Ten weeks down and only two more training runs before the Parkersburg News and Sentinel Half Marathon. If you'd told me in April that I'd be running a half marathon in August, I would have laughed in your face, then encouraged you to seek medical attention.
This week's run was the 10- mile loop through South Parkersburg, but I was in Cleveland, so my run consisted of my old neighborhood and all the sights and sounds I grew up around. My run was a pleasant change of scenery, but I missed the group dynamic.
As I've detailed in past articles, I am neither a fast nor consistent runner. My pace is rarely even but always slow. I recall on one run in particular as I was crossing the bridge into Belpre for the first time, club members were running back in the opposite direction, already well over two-thirds finished with the run. I was barely at three miles; they were hitting mile seven. I know what you're thinking, and that's not an exaggeration, that happened. Luckily, by this time I'd already come to grips with the fact that millions of people run faster than I do, so I wasn't discouraged.
As a handful of club members crossed the bridge back into Parkersburg at different paces, just about each one smiled and encouraged me. 'Good job, Erin,' 'keep it up,' 'way to go,' 'think of what you can eat for dinner tonight,' 'don't stop now, just a little further,' the last being a blatant lie, but a welcome nnonetheless.
You'll also remember from articles past that I'm a homebody. There isn't a day that I wouldn't rather sleep in, watch Netflix, and hang out with my husband and cat, than do just about anything else. So, as I Google mapped my long solo run, my laziness level climbed and I started my streaming lists of why missing one run wasn't going to kill me, chronicling all the things I could be doing instead of running, and working to convince myself that I'd just work extra hard during the week.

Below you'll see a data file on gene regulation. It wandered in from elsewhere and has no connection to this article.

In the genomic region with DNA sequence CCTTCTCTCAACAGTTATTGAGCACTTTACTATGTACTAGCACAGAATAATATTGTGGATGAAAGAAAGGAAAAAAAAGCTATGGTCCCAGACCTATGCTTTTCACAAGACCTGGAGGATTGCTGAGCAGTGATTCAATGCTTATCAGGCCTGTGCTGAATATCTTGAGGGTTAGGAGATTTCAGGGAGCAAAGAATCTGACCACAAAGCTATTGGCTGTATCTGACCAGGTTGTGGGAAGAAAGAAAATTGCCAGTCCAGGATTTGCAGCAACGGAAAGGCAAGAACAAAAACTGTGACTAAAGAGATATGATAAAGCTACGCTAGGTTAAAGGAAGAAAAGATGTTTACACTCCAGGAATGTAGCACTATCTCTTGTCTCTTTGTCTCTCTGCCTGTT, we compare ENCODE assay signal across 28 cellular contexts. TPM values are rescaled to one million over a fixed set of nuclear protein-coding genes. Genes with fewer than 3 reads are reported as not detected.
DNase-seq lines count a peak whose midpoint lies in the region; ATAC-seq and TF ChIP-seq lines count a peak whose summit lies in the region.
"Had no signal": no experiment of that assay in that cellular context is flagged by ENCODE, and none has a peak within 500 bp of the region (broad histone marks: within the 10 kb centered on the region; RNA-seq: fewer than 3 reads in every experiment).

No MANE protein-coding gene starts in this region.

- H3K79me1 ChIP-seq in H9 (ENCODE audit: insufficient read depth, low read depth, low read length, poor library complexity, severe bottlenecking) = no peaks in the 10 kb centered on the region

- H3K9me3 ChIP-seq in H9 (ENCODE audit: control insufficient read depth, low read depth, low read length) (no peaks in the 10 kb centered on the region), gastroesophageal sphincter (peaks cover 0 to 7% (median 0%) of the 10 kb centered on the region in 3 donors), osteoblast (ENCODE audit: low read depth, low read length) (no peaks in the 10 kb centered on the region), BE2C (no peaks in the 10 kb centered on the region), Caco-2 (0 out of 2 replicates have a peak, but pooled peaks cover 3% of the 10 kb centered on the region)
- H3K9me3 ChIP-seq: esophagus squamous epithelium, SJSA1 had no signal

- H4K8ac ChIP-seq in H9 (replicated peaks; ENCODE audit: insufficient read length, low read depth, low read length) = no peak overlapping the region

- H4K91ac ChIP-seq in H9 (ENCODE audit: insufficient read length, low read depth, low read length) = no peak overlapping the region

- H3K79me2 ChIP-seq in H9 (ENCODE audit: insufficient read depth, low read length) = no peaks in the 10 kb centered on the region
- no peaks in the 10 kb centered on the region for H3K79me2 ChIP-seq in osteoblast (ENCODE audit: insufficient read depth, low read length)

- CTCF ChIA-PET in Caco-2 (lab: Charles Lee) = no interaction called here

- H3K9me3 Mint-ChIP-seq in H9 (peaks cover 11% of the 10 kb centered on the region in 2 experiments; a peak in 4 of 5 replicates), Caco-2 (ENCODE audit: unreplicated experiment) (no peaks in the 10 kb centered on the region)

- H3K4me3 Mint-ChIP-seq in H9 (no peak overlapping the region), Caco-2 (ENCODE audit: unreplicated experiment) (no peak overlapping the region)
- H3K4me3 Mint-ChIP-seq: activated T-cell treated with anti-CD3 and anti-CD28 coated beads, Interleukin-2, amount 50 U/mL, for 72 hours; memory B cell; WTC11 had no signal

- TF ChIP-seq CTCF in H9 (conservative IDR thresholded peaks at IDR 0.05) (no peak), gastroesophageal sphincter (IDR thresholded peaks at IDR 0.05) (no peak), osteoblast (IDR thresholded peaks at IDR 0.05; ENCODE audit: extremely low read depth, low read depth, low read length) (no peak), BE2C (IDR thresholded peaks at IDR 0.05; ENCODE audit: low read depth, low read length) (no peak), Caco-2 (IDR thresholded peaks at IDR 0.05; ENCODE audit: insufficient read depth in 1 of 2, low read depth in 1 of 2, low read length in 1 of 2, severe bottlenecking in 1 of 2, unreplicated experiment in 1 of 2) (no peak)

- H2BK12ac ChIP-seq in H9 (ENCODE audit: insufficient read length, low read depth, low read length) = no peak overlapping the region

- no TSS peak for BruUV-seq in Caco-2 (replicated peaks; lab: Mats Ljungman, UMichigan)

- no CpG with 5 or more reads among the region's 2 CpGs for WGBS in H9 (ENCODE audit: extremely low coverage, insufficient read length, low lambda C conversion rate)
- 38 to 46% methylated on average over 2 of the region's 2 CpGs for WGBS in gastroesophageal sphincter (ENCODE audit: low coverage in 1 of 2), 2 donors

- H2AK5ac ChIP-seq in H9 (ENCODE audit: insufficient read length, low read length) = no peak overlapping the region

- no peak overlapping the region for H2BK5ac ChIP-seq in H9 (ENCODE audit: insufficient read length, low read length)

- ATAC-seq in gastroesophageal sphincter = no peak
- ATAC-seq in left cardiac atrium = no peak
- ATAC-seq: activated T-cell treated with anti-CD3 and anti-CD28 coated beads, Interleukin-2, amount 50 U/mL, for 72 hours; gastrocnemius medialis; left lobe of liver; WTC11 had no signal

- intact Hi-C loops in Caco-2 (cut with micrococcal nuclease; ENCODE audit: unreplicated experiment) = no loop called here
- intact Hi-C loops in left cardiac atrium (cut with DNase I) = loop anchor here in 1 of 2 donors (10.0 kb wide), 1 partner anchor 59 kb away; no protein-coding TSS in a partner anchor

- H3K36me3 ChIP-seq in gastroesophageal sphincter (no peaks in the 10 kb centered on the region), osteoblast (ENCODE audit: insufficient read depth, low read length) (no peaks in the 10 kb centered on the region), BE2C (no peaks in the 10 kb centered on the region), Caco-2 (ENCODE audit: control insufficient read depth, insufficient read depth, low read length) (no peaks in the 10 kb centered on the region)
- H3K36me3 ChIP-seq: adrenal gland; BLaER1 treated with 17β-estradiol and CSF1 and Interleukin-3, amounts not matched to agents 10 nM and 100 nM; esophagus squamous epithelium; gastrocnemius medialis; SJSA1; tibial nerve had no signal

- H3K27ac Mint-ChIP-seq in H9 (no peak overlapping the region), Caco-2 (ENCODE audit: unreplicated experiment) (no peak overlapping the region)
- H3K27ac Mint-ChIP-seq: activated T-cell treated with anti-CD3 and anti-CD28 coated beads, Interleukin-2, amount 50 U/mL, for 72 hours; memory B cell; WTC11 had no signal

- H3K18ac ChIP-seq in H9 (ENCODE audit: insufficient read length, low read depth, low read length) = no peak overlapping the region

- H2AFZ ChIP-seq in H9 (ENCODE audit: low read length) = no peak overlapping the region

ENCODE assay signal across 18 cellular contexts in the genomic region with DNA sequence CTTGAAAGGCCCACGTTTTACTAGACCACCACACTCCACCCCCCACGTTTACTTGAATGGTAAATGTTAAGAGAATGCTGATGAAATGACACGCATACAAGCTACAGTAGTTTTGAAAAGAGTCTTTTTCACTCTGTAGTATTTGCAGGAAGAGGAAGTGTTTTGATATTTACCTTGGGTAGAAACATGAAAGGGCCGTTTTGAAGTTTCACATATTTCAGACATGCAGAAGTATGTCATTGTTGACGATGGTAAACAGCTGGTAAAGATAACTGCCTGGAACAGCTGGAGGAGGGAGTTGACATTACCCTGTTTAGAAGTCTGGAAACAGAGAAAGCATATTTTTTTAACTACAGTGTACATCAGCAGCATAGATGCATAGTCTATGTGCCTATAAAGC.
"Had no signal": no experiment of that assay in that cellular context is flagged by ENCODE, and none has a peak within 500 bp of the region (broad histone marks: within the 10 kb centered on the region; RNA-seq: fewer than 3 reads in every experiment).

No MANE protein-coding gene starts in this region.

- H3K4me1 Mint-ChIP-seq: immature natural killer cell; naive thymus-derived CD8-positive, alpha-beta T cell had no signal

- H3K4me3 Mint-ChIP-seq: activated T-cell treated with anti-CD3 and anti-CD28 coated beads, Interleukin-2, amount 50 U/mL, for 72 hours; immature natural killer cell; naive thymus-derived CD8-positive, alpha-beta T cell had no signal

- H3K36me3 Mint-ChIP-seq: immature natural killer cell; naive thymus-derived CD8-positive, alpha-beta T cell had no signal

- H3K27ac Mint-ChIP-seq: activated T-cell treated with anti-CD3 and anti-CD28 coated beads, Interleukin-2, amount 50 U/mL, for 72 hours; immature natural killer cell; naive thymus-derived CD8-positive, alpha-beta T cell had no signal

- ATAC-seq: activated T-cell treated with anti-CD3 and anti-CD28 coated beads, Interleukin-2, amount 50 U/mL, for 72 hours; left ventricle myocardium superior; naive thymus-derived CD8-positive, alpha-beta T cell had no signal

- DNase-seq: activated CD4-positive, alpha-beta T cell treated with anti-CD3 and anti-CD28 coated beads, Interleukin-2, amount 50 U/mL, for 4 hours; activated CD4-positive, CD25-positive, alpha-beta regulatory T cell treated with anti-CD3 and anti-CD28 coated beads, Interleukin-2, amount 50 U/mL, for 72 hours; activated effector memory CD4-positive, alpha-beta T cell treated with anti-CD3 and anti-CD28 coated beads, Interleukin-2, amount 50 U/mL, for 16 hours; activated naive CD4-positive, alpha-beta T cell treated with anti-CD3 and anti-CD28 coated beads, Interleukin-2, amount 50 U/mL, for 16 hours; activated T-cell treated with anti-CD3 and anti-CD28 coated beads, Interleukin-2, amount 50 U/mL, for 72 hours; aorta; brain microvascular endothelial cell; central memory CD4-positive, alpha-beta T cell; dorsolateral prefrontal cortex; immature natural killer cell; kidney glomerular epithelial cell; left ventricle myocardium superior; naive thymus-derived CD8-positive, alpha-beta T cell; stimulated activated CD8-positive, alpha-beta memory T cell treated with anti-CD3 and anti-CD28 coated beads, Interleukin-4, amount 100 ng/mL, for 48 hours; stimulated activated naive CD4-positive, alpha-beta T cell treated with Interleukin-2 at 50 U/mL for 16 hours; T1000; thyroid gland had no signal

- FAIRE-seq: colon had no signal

Ten miles on my own, back in Cleveland, under the northeastern Ohio sun, felt longer than the 13.1 miles with the club. The River City Runners and Walkers Club is one of best groups I've ever belonged to. The support, the encouragement, the smiles, high fives, and pats on the back, it all helps make runs more enjoyable and feel less daunting.
When I began running with the RCRW, I hadn't run five miles straight in over two years, and I'd never completed a half marathon. Never once did an existing member look at me and make me feel like what I was attempting to do was impossible. I never felt like the underdog, I never felt like I was on the fringe, and I never felt like the club doubted my potential for success.
If you're looking for a way to get active and be supported no matter your fitness level, or already lead a really active lifestyle but want some friends to run with, I can think of no greater group then the River City Runners and Walkers. To all my RCRW club members, thank you for supporting me, encouraging me, and believing in me. You've been the difference between success and quitting.